James Connolly


Belfast Municipal Elections
January 1913

Dock Ward: Election of a Councillor


Transcribed by The James Connolly Society in 1997.
Proofread by Chris Clayton, July 2007.

January 1913

To the Electors:

Ladies and Gentlemen,

In view of the fact that the National Health Insurance Act comes into working operation on January 13, and that one of the governing bodies to administer that Act will be an Insurance Commission partly elected by the City Council, it is felt, because of the well-known hostility to labour of our present representatives, that some steps should be taken to have a labour representative on the Council in order to try and prevent enemies of the working class being sent from that Council to the Insurance Commission. For this reason a General Meeting of the Irish Transport and General Workers’ Union, very largely composed of residents in this Ward, unanimously decided to ask me to contest Dock Ward in the labour interest. The Belfast Trades and Labour Council also unanimously passed a resolution approving of this contest and recommending the labour candidate to the electors. As the Irish Trades Congress at its recent meeting in Clonmel also declared in favour of organised labour in Ireland taking steps to secure independent labour representation, I feel compelled to accept this duty, and therefore I ask your hearty support in our resolve to capture this seat, and thus let the voice of labour be heard in the City Council, in spite of the stupid, intolerant, and labour-hating gang who rule there.

I desire to be returned in order to advocate, among other things, that the Act for the feeding of children at school at present in force in Great Britain, be applied to Ireland. We have a right to demand equal treatment for Irish and British workers, and as the British workers have secured that their children must be fed before being educated (because it is impossible to educate hungry children), we also claim that when the poverty, or neglect, of the parents is such that the children are suffering, that the Local Authorities should be empowered to make provision for the supply of at least one good meal per day to each child. To those who object that this would ‘pauperise’ the children, I answer that the children of the working class have as much right to be maintained thus as have the children of royalty. If it does not pauperise the one it cannot pauperise the other.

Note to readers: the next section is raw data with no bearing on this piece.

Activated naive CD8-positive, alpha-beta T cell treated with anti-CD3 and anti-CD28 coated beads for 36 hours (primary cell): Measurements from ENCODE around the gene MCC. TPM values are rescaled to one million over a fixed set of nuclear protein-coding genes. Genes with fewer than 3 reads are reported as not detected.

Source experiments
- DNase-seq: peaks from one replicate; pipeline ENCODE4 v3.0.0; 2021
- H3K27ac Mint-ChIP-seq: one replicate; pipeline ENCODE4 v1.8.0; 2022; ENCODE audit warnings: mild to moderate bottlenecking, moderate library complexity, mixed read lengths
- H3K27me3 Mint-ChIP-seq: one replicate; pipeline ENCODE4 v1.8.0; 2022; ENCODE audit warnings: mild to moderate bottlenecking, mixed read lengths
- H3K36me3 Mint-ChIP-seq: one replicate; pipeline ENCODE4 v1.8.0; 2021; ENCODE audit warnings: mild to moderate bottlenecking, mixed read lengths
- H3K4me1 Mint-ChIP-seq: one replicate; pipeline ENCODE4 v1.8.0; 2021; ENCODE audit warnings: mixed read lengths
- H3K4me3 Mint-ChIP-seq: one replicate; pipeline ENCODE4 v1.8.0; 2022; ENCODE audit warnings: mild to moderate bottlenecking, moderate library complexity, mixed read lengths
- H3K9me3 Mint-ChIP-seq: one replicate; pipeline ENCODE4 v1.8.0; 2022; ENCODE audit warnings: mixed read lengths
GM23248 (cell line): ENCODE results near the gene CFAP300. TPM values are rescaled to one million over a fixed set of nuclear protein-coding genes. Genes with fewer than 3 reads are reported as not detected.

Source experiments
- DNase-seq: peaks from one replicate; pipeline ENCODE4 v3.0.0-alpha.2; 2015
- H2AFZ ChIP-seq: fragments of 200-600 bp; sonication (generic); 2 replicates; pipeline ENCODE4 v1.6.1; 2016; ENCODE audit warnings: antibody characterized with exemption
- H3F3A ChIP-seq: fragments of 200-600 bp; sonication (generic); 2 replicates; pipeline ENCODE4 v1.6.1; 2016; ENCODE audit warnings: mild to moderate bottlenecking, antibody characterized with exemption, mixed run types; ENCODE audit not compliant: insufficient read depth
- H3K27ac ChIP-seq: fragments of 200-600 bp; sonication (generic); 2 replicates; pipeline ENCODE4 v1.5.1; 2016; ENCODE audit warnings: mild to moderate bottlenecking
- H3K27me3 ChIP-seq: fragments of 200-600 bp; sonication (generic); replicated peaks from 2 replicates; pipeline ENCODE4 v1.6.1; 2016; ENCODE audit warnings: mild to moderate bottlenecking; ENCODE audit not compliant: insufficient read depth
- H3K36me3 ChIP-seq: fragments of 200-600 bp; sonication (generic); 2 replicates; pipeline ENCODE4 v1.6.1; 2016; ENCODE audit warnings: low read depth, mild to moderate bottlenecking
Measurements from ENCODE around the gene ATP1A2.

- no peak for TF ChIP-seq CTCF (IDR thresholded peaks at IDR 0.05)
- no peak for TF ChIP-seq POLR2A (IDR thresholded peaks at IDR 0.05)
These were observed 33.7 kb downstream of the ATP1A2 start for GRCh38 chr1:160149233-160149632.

The Corporation of Dublin and many other Public Boards in Ireland have declared for this measure; it is time Belfast City Council was interesting itself more about such matters and less about the perpetuation of the religious discords that make Belfast a byword among civilised nations.

My general attitude, if elected, will be to insist upon the importance of the interests of labour being studied; that wherever possible all Corporation work be done by direct employment of labour; that the trade union clause be enforced in all Corporation contracts; that a minimum wage of at least 6d. per hour be established for all Corporation employees; that membership in a trade union be made compulsory for all wage-earners in Corporation employment; and that the Tramways Committee and its manager be compelled to supply covered cars for workers, morning and evening.

As every citizen in Belfast is interested in the proper administration of the Harbour, I favour the abolition of the present undemocratic and unrepresentative Board and the establishment in its place of a Harbour Board elected on the same franchise and at the same time as the Aldermen of the city. If elected, I will move that the City Council promote a bill on these lines.

I stand as a labour candidate, totally independent of any political party. But as the personal views of a candidate cannot be ignored – and as mine are likely to be misrepresented – I judge it well to state mine here that I may at least be heard in my own defence.

Believing that the present system of society is based upon the robbery of the working class, and that capitalist property cannot exist without the plundering of labour, I desire to see capitalism abolished, and a democratic system of common or public ownership erected in its stead. This democratic system, which is called socialism, will, I believe, come as a result of the continuous increase of power of the working class. Only by this means can we secure the abolition of destitution, and all the misery, crime, and immorality which flow from that unnecessary evil. All the reform legislation of the present day is moving in that direction even now, but working class action on above lines will secure that direct, voluntary, conscious, and orderly cooperation by all for the good of all, will more quickly replace the blundering and often reluctant legislation of capitalist governments.

As a lifelong advocate of national independence for Ireland, I am in favour of Home Rule, and believe that Ireland should be ruled, governed, and owned by the people of Ireland.

I believe that men and women having to face the battle of life together, could face it better were all enjoying the same political rights.

Fellow workers: I leave my case in your hands. As a trade union official, I stand for the class to which I belong. If you are content to be represented by men belonging to some section of the master class, then do not vote for me, but if you want your cause represented from Dock Ward by one of your own class, who will battle for your rights, who is the determined enemy of the domination of class over class, of nation over nation, of sex over sex, who will at all times stand for the cause of the lowly-paid and oppressed, then vote for


Yours fraternally,


Last updated on 19.8.2007